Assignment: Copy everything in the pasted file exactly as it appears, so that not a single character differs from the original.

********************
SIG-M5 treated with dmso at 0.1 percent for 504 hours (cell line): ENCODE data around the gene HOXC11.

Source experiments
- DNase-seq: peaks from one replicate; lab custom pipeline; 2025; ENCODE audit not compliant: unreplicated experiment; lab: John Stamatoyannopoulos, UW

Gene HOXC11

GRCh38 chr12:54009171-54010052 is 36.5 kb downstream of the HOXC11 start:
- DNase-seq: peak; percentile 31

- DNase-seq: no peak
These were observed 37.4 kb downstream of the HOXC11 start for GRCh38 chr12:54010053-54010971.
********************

SIG-M5 treated with dmso at 0.1 percent for 504 hours (cell line): ENCODE data around the gene HOXC11.

Source experiments
- DNase-seq: peaks from one replicate; lab custom pipeline; 2025; ENCODE audit not compliant: unreplicated experiment; lab: John Stamatoyannopoulos, UW

Gene HOXC11

GRCh38 chr12:54009171-54010052 is 36.5 kb downstream of the HOXC11 start:
- DNase-seq: peak; percentile 31

- DNase-seq: no peak
These were observed 37.4 kb downstream of the HOXC11 start for GRCh38 chr12:54010053-54010971.